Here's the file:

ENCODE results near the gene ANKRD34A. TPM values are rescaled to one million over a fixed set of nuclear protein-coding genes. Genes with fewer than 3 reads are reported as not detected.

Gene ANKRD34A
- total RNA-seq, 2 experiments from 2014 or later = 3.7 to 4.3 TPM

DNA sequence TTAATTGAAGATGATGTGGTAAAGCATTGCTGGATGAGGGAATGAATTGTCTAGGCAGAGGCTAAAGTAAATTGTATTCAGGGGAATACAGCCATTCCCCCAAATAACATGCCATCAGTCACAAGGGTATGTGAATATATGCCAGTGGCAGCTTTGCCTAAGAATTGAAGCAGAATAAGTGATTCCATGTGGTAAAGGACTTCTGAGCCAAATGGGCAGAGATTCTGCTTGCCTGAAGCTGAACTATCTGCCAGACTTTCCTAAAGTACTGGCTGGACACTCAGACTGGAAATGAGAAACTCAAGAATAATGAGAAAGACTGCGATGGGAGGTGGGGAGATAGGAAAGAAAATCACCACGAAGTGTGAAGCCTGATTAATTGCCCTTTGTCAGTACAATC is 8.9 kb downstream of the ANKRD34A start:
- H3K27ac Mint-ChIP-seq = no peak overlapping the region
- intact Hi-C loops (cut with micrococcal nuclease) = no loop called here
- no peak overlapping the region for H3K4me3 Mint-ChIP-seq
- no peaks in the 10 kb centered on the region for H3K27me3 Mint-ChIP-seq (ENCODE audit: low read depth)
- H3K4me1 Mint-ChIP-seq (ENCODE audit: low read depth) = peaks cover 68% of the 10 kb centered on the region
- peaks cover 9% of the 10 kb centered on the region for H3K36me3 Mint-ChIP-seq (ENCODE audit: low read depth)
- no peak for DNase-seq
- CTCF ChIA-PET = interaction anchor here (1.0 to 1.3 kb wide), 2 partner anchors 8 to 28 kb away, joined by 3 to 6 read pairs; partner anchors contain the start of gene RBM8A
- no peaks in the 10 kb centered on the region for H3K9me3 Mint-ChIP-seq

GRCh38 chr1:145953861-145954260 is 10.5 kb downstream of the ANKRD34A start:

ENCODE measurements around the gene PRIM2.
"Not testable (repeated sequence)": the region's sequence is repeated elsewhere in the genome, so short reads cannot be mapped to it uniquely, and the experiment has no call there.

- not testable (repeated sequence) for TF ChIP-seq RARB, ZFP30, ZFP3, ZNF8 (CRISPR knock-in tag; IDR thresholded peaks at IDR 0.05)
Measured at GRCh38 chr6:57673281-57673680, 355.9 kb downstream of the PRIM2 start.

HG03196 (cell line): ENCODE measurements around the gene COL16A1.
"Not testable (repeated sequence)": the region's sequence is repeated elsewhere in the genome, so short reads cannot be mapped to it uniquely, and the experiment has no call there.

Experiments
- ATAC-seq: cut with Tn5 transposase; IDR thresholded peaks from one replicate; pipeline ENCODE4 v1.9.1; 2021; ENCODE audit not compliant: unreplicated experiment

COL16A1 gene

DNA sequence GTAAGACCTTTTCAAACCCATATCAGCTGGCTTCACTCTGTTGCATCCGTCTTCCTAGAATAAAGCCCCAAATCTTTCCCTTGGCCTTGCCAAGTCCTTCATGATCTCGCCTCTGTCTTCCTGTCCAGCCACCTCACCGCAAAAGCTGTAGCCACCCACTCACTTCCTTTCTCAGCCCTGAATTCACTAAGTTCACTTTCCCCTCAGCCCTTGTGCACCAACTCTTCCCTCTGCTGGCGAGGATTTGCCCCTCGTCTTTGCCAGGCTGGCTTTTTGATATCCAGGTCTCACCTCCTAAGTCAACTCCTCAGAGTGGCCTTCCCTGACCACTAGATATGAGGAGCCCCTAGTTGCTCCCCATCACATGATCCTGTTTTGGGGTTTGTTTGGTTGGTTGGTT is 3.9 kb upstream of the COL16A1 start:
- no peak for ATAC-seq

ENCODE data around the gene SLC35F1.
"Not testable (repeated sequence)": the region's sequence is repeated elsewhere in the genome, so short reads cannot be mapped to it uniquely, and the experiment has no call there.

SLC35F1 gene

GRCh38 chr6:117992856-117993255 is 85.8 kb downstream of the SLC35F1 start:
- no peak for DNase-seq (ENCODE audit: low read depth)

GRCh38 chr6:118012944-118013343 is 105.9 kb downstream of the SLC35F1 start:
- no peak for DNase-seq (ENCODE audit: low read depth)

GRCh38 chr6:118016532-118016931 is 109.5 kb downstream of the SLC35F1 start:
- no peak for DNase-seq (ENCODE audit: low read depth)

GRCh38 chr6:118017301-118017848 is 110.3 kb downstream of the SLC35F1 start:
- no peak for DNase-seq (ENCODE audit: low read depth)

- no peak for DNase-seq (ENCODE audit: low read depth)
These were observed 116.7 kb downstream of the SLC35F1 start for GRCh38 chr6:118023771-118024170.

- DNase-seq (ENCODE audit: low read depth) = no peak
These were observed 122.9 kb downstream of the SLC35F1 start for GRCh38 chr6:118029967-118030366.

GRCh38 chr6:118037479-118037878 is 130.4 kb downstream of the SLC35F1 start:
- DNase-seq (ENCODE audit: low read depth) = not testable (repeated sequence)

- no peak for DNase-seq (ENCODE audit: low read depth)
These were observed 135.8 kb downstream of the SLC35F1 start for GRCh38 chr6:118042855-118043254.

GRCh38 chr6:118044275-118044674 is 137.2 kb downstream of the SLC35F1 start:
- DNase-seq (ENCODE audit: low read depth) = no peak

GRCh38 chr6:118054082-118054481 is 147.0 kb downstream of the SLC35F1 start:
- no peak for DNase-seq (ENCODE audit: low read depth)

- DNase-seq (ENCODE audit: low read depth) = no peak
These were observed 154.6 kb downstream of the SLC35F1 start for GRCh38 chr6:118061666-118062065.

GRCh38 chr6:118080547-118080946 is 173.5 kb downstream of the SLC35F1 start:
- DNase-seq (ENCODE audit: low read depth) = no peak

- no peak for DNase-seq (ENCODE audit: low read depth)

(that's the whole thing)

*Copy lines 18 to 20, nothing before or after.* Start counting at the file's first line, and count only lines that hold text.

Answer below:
Measured at GRCh38 chr6:57673281-57673680, 355.9 kb downstream of the PRIM2 start.

HG03196 (cell line): ENCODE measurements around the gene COL16A1.
"Not testable (repeated sequence)": the region's sequence is repeated elsewhere in the genome, so short reads cannot be mapped to it uniquely, and the experiment has no call there.